Located on the banks of the Olentangy river just south of fifth avenue and under 315, lives four people: Grady, Del, Bev, and Steven (although there's apparently another guy who sets up his tent a bit down the bank but doesn't talk or socialize. at all. "He's been out here too long." says Grady)
Surprisingly, these are some of the nicest people I've met. Sure they have their downfalls: "I used to smoke crack everyday," exclaimed Bev the other night. Or Del who used to use dope. And I don't think it's dope in the sense of a mom accusing their teenager son of smoking dope. And Grady, who they have to force feed medications to so that he doesn't get violent. Steven seems to be the most straight, although every one of them has been locked up at one point or another.
Each person has their own story that is like listening to a fairy tale without the happy ending. All of them have some element of drugs, crime, prison, police, addiction, and mismanagement of money. But don't get me wrong. I am not judging. Everyone has their own downfall but every time you get bummed about it, just remember that chances are that when you fall asleep at night, it's in a nice bed where you can snuggle under the blankets and not worry where your food is going to come from in the morning or if you're ever going to find a job that will allow you to not have a permanent address.
And despite all these difficulties, Del has got to be one of the happiest guys I have ever met. Every time I pop my head into the woods to see if they're there, I get a warm "AYYYYY JAAAAMEESS. MY MAN. HAVE A SEAT!" And as I sit down, he rushes to the cooler and then to me with a soda and smile on his face. This man would share his heart if he could. Along with the soda comes Del's favorite anecdotes of the week. This time around it was how the rats ate his hat. As evidence, he quickly tears off his cap and shows me the chunk out of the brim.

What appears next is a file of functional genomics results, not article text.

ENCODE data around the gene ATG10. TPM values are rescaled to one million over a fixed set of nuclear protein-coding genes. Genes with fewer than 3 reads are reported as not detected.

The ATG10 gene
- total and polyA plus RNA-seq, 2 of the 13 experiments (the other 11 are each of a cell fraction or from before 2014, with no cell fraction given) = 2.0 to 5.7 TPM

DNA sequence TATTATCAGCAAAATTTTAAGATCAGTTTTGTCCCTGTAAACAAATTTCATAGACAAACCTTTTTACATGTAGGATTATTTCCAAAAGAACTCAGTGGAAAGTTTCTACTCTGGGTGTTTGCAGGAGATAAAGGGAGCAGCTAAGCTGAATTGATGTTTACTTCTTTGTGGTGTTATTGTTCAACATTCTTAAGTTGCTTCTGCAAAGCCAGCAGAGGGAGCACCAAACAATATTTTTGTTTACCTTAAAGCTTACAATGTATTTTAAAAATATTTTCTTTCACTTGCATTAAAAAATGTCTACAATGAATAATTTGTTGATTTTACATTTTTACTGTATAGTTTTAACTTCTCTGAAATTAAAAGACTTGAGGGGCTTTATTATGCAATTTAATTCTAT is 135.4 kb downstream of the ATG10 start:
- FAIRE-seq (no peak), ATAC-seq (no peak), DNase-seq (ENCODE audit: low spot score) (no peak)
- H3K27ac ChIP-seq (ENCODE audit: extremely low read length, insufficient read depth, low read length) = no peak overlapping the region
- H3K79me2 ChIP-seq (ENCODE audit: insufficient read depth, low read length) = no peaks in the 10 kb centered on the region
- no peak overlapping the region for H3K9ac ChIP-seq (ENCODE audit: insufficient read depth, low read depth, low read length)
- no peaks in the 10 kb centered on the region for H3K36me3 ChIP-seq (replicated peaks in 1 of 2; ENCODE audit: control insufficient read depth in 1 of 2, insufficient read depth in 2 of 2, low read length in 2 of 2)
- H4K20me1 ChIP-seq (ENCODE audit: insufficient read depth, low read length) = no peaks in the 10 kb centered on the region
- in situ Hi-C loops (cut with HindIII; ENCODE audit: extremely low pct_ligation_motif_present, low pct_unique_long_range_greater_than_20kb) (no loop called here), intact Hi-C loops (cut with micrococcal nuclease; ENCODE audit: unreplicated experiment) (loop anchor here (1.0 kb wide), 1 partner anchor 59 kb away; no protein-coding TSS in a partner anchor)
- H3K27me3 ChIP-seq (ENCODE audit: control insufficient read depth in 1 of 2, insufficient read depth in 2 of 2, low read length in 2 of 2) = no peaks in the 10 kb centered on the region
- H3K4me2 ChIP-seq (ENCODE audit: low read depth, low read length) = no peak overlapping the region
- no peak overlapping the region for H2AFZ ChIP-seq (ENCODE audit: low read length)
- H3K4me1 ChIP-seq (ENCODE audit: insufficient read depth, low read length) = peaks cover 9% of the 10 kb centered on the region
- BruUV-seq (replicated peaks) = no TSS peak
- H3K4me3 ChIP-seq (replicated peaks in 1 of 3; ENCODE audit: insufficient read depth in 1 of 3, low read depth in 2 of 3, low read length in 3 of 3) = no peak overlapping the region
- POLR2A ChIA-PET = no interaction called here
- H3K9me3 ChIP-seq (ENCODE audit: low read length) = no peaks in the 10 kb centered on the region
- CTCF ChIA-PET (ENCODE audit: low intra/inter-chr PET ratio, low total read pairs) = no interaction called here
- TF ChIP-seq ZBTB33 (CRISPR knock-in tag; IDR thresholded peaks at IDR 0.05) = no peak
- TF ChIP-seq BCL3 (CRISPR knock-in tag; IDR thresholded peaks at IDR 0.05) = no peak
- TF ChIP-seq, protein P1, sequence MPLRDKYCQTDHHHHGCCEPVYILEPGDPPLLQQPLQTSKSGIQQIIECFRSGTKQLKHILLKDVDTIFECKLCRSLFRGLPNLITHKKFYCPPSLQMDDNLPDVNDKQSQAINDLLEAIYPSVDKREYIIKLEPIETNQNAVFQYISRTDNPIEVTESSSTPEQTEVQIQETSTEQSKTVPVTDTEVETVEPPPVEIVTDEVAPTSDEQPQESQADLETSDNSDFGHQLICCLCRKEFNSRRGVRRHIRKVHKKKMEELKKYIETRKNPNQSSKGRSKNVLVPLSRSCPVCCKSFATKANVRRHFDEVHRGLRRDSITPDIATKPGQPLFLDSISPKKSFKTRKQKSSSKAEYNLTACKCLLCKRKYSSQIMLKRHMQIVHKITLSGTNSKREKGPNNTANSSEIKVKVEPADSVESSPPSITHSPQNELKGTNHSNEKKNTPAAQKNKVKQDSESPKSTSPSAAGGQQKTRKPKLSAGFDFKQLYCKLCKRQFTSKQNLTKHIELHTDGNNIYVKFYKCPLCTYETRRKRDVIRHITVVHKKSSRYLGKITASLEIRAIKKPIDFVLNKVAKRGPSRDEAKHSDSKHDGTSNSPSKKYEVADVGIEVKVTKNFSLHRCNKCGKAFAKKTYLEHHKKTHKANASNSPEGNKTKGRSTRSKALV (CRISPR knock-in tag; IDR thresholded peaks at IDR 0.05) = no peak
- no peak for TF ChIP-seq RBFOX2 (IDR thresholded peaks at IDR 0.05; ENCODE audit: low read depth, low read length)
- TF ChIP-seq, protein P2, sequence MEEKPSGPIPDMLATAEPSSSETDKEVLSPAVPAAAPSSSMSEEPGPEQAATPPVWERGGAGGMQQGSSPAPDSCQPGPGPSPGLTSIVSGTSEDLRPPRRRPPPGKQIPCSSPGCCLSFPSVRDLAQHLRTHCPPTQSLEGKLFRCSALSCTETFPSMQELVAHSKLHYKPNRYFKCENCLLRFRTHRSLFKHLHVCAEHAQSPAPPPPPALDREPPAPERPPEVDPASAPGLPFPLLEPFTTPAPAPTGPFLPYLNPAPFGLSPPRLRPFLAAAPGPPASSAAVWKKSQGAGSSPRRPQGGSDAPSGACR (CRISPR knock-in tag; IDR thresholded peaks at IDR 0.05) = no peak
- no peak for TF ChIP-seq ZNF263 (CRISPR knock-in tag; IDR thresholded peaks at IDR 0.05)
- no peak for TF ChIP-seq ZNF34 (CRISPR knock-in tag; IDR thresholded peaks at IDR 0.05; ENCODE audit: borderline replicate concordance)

Del's eager personality and enthusiasm is enough proof for me to believe that money doesn't equal happiness.
The top picture is of Steven drinking some snake piss (a.k.a. King Cobra). A little bit later I showed Del some pictures and he told Steven that I got some good ones of him. Steven replied, "do you think you could get some prints? I want to send some to my mom. I haven't seen her in 15 years."
The pic below is it where they live. Just around the bend of the bank. I should've brought longer glass.
As far as the images go, I am taking my time. I don't want to rush in there with a nice camera and clean clothes and get in their face. I want to gain trust with them before anything. Only then will I be able to truly tell their story.
More to come...
- James Roh
- James Roh is a photojournalist based out of Salt Lake City, Utah with a passion for story telling and outdoor photography. He is currently a staff photographer at the Daily Herald in Provo, Utah where he documents daily life in Utah County. When not on assignment, James can be found out wandering around in the mountains sniffing out the best powder stashes, single track, and hiking trails in Utah. With a Bachelor of Science in Photojournalism degree from Ohio University, James specializes in documentary photography but is capable of all photographic styles including weddings, portraiture, lifestyle, commercial, editorial, and event coverage. He is available for freelance work throughout the American west. For all inquiries please feel free to contact him at James @ JamesRoh.com or directly at +1.614.425.1240.